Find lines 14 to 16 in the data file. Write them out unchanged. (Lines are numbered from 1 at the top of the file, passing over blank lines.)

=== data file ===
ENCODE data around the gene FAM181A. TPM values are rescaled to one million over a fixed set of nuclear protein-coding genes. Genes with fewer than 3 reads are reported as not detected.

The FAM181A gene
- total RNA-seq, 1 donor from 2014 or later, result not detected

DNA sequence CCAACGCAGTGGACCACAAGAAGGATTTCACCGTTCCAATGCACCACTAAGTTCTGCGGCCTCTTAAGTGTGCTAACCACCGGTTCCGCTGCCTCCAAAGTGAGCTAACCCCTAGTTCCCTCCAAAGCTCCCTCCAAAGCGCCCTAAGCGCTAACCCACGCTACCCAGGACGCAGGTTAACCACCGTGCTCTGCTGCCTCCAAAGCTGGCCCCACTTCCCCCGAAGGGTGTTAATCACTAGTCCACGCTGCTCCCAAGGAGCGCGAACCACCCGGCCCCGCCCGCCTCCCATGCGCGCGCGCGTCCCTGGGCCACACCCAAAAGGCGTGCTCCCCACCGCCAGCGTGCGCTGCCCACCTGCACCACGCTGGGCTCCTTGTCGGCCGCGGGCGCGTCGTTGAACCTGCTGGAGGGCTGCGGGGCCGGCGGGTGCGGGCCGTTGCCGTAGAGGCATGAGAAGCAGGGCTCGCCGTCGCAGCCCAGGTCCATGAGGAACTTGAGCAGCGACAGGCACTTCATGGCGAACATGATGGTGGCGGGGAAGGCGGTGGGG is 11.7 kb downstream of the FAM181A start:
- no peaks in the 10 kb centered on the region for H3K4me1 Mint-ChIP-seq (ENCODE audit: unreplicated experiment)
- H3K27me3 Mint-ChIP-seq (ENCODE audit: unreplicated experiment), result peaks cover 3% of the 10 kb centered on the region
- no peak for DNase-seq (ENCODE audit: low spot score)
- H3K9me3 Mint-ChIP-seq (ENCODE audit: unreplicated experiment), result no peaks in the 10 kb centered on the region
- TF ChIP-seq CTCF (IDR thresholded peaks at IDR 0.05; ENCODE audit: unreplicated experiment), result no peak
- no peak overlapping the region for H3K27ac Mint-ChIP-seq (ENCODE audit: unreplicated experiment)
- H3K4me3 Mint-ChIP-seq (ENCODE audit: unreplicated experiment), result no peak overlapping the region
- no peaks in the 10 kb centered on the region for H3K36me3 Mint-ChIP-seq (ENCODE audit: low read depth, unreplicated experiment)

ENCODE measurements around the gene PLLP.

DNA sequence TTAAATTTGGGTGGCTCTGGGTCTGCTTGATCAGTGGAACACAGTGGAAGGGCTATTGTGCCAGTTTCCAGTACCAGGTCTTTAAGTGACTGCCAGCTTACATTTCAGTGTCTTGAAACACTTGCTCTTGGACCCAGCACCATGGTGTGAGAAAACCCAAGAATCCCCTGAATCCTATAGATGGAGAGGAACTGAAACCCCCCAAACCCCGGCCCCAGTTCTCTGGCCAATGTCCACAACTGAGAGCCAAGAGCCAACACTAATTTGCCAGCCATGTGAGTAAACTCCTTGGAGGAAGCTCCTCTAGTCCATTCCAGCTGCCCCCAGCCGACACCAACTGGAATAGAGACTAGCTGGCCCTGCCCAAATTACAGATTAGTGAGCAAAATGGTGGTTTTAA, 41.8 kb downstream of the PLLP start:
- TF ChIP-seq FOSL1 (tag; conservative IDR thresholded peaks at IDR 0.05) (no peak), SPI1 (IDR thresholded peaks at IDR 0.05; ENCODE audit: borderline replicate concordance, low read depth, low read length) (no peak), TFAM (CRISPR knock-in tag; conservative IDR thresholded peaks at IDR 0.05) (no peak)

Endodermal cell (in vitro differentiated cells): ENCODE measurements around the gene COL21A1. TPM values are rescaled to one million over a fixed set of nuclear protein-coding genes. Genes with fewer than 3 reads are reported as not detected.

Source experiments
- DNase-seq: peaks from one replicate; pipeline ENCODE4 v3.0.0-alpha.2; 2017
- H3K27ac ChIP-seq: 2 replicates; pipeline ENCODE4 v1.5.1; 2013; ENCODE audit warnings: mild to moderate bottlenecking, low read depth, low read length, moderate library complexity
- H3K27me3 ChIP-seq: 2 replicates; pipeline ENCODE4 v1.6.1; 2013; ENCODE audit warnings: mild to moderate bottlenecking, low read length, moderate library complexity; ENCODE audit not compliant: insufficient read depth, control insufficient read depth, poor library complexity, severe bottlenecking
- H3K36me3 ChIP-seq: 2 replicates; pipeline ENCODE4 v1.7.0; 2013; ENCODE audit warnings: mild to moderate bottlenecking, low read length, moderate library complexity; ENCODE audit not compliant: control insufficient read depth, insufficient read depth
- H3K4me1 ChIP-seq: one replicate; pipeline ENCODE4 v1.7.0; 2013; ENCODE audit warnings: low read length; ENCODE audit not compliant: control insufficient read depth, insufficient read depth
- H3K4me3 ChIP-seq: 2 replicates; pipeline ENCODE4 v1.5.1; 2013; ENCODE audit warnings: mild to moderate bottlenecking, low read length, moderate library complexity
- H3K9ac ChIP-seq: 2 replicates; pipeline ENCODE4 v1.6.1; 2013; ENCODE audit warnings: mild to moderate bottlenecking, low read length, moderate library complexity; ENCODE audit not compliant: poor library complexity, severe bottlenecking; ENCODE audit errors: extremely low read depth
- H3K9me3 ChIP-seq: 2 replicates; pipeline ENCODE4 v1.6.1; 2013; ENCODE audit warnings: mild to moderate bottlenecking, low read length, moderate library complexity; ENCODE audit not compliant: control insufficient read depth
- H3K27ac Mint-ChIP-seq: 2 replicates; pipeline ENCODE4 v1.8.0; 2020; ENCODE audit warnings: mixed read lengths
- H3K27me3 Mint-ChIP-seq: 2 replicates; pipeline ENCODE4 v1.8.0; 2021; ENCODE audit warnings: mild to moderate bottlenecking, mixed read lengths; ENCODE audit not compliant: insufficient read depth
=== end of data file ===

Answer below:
DNA sequence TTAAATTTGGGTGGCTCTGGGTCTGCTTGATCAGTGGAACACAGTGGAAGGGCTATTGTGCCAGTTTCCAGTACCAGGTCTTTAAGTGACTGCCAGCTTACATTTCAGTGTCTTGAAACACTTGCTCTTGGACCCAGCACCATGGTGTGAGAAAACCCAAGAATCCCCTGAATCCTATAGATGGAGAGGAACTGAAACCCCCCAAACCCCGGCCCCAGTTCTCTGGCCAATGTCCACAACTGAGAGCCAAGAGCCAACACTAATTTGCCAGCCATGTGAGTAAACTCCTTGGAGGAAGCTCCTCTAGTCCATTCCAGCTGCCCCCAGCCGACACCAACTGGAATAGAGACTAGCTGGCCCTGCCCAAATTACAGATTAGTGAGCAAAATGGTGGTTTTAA, 41.8 kb downstream of the PLLP start:
- TF ChIP-seq FOSL1 (tag; conservative IDR thresholded peaks at IDR 0.05) (no peak), SPI1 (IDR thresholded peaks at IDR 0.05; ENCODE audit: borderline replicate concordance, low read depth, low read length) (no peak), TFAM (CRISPR knock-in tag; conservative IDR thresholded peaks at IDR 0.05) (no peak)

Endodermal cell (in vitro differentiated cells): ENCODE measurements around the gene COL21A1. TPM values are rescaled to one million over a fixed set of nuclear protein-coding genes. Genes with fewer than 3 reads are reported as not detected.